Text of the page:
New justice minister to 'work with all parties'
THE North's new Justice Minister David Ford said the Real IRA bombing of MI5 HQ shows why all political parties have a "duty to provide leadership together".
Just minutes after being voted into office on a combination of DUP and Sinn Fein votes yesterday, the Alliance Party leader said his election did not complete the process of devolution, which would only come when the Assembly and Executive was performing "consistently well".
Mr Ford acknowledged he had not received unanimous support from MLAs, both Ulster Unionists and SDLP members voting against his appointment.
But he vowed to work closely with all parties as the first domestic justice minister in 40 years.
"I am fully conscious that I am not the unanimous choice of this Assembly but I do say to every member of this house, that we have a duty together to provide leadership and if we didn't know that before, we sadly had a reminder of it at half past twelve this morning," he said.
"We have a duty to show we can provide partnership, leadership and delivery and ensure that all our people see the benefits of devolution."
Nominated by his party's deputy leader Naomi Long, Mr Ford was finally confirmed as justice minister after attempts to secure cross-community backing for Ulster Unionist Danny Kennedy and the SDLP's Alban Maginness foundered.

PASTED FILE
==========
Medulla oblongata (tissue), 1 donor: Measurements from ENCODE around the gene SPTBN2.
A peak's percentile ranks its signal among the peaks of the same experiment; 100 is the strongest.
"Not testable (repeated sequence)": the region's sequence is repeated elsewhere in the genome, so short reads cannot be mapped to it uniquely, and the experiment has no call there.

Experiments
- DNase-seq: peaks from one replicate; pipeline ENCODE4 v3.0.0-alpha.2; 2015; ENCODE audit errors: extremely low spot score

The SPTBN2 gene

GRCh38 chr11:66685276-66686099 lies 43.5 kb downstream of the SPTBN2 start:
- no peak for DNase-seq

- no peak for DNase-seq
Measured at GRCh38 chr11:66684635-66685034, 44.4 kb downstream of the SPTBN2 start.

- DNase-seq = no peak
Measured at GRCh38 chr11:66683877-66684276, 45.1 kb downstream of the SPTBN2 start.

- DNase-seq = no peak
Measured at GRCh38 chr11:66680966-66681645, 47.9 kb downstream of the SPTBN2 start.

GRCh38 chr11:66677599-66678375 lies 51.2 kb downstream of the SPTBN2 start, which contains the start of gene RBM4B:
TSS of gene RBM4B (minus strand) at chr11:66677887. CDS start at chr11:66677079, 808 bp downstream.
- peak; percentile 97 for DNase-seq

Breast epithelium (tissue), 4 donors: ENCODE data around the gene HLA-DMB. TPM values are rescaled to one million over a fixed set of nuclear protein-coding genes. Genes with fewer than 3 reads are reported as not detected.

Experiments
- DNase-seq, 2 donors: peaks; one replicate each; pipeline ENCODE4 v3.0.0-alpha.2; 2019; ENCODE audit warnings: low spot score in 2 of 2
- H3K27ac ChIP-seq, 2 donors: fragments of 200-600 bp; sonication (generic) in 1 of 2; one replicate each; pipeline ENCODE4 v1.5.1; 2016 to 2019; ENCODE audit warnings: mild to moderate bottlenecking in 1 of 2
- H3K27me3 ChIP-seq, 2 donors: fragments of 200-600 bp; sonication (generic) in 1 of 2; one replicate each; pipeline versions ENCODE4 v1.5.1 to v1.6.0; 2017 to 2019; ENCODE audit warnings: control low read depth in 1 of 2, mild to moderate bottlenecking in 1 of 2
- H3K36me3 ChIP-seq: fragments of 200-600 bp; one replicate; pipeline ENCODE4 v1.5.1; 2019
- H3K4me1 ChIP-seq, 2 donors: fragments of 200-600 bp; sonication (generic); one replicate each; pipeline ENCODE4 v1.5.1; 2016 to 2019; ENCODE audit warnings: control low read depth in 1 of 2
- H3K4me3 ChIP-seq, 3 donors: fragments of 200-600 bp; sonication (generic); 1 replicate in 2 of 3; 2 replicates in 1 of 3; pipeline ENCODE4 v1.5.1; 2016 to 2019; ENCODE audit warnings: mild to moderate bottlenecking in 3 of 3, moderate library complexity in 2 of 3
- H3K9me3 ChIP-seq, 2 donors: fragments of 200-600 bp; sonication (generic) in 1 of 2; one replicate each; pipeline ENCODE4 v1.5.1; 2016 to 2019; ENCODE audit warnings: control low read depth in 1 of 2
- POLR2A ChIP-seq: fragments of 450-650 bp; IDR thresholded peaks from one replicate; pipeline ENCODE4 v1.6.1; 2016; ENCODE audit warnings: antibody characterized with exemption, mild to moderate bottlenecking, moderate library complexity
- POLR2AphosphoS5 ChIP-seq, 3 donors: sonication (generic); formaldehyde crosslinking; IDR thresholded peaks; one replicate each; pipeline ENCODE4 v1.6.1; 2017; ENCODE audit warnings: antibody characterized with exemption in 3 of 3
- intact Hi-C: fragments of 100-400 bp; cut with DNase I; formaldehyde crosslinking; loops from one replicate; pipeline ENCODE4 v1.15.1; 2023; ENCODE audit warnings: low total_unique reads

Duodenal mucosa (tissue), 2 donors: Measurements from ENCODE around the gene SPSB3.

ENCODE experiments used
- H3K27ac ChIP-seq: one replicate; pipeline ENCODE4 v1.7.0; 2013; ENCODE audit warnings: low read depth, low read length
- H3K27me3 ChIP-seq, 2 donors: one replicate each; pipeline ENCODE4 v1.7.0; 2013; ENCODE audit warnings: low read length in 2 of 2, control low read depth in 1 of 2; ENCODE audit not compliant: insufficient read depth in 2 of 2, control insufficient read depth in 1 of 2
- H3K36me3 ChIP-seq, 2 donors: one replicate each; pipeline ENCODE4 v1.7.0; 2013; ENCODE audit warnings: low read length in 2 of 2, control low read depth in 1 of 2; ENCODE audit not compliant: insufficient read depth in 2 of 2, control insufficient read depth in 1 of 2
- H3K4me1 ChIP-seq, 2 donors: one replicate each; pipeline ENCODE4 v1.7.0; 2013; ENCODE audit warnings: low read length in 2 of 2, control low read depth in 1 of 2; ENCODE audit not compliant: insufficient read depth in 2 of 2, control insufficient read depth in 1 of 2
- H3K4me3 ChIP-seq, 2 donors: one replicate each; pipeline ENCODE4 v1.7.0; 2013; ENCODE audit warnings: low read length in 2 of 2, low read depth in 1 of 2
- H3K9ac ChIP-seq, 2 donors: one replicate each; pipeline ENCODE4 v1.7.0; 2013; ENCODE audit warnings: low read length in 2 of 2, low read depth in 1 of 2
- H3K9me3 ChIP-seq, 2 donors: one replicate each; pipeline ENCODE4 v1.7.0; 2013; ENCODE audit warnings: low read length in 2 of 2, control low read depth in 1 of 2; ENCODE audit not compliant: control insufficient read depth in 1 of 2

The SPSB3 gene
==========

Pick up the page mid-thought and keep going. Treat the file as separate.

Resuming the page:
"This is, I believe, a significant day for Northern Ireland," Mr Ford said.
Immediately after his election, the DUP seized the chairmanship of the Assembly committee which will monitor the decisions of the new minister.
Leader Peter Robinson nominated Lord Morrow, a leading party skeptic who once said the devolution of policing and justice powers would not happen in the lifetime of the current Assembly.
Sinn Fein, as expected, took the vice-chair of the all-party committee.
DUP Minister Nelson McCausland said there were two reasons why his party could not support Mr Maginness - because of the SDLP's continued support for 50-50 recruitment for the police "which discriminates against the Protestant and unionist community".
However, SDLP leader Margaret Ritchie hit back and said that despite the progress of recent years the DUP still found it unacceptable for a nationalist, even the man who had been the first nationalist Lord Mayor of Belfast, to be the North's justice minister.